I also saw the disk full error, but only when running commands without sudo. If the permissions check fails, it reports disk full (even when your partition is not even close to full).

share|improve this answer

try with -h (host) and -P(port):

mysql -h -P 3306 -u root -p

share|improve this answer



to the list of pramaters in your connection worked for me.

share|improve this answer

CentOS 7, 64 bit. Fresh installation.
In my case, the error was because I didn't have the right MySQL server and MySQL client installed.
Using yum, I removed mariadb and mysql-community edition. I downloaded the rpm's for the client and server from the official MySQL website and installed the server and client.

On installing the server, I was shown a message that the password to the root account for MySQL was stored in a file which I could view with sudo cat /root/.mysql_secret.

So after installing the client and server, I checked if MySQL was working (I think I rebooted before doing so) with the command sudo service mysql status and I got the result.

MySQL running (2601) [ OK ]

I logged into MySQL using the password from the .mysql_secret file:
mysql -uroot -pdxM01Xfg3DXEPabpf. Note that dxM01Xfg3DXEPabpf is the password mentioned in the .mysql_secret file.

and then typed entered the following command at the mysql prompt to change the password of root:

mysql> SET PASSWORD FOR 'root'@'localhost' = PASSWORD('somePassword');

Everything worked fine from then on.

share|improve this answer

For those whose any solution did not work, try:

cd /etc/mysql

check if my.cnf is present

nano my.cnf

and make sure you have only one bind-address as follows:

bind-address =

If not, that might be the problem, just exit nano and save the file.

and service mysql start

note that if you don't have nano (its a text editor) just install it with apt-get install nano and once in just press Ctrl+X to exit, dont forget to say Y to save and use the same file)

share|improve this answer

I also found that this was a permissions problem. I compared the MySQL files to a working install (both on Debian 6 squeeze) and had to make the following ownership changes (where mydatabase is any database(s) you have).

Ownership mysql:mysql:

chown mysql:mysql /var/lib/mysql
chown mysql:mysql /var/lib/mysql/ib*
chown mysql:mysql /var/lib/mysql/mydatabase
chown mysql:mysql /var/lib/mysql/mydatabase/*
chown mysql:mysql /var/lib/mysql/mysql/* 

Ownership mysql:root:

chown mysql:root /var/lib/mysql/mysql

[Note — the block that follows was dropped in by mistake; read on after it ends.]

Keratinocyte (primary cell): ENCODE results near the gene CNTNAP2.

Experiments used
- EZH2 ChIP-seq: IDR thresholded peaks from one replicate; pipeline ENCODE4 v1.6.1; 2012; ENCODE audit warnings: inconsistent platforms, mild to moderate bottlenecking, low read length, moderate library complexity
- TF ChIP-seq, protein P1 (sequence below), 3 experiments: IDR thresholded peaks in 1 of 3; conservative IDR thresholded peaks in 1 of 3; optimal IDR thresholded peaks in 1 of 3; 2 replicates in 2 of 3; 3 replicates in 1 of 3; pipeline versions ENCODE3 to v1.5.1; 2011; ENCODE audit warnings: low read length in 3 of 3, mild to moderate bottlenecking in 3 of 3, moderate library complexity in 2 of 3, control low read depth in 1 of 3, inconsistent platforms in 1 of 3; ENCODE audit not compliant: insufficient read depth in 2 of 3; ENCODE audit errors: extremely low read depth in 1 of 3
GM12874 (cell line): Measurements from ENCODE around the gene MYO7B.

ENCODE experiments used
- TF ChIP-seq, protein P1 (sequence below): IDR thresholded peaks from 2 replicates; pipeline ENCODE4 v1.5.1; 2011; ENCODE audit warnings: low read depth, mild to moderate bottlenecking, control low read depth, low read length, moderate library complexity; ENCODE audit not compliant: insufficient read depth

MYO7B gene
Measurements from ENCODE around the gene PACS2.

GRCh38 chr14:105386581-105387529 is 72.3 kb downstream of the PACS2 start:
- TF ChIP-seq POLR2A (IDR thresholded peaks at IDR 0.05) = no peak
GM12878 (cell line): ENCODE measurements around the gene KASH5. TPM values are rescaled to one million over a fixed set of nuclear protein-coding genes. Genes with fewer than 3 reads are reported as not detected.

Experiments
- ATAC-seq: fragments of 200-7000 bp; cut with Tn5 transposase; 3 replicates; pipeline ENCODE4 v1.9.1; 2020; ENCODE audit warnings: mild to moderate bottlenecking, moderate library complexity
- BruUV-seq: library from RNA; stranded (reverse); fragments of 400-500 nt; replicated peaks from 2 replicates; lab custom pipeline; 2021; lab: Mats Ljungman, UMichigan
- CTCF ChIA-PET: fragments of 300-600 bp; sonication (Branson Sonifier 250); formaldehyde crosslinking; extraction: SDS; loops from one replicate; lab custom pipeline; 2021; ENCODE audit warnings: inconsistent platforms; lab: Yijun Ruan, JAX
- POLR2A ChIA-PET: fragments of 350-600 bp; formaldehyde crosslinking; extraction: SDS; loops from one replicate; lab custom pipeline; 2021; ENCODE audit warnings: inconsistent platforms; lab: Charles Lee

chown mysql:root /var/run/mysqld 

Ownership mysql:adm:

chown mysql:adm /var/log/mysql
chown mysql:adm /var/log/mysql.err
chown mysql:adm /var/log/mysql.log* 
share|improve this answer

I used for -h instead localhost and everything was OK. In other case had what had - error that above.

share|improve this answer
Hmm, worked here for me as well.. not sure what's up. Maybe it's because of some docker stuff I'm doing? – theicfire Oct 8 '15 at 5:37

As can be seen by the many answers here, there are lots of problems that can result in this error message when you start the MySQL service. The thing is, MySQL will generally tell you exactly what's wrong, if you just look in the appropriate log file.

For example, on Ubuntu, you should check /var/log/syslog. Since lots of other things might also be logging to this file, you probably want to use grep to look at mysql messages, and tail to look at only the most recent. All together, that might look like:

grep mysql /var/log/syslog | tail -50

Don't blindly make changes to your configuration because someone else said 'This worked for my system.' Figure out what is actually wrong with your system and you'll get a better result much faster.

share|improve this answer
+1 For taking a step back and pointing out something that many of the other answers fail to even consider - that actually seeing what the application might have reported as a problem is a much better approach than to blindly rush in and make changes which may not even be applicable...! – SlySven Mar 20 at 1:18

I had this socket error and it basically came down to the fact that MySQL was not running. If you run a fresh install, make sure that you install 1) the system package and 2) the panel installer (mysql.prefPane). The panel installer will allow you to goto your System Preferences and open MySQL, and then get an instance running.

Note that, on a fresh install, I needed to reset my computer for the changes to properly take effect. Following a reboot, I got a new instance running and was able to open up a connection to localhost with no problem.

Also of note, I apparently had previous versions of MySQL installed but had removed the panel, which makes it easy to get an instance of MySQL running for mac users.

A good link for this process of reinstalling:

share|improve this answer

I've deleted mysql.sock file and it worked. Putting the rights on it didn't work at all. Neither restarting, or whatever ...

share|improve this answer

Try running following command:

sudo /etc/init.d/mysql start
share|improve this answer
sudo service mysqld start

Worked for me, I'm using Centos

share|improve this answer

Edit your config file /etc/mysql/my.cnf:

host        =
port        = 3306
socket      =/var/run/mysql/mysql.sock
share|improve this answer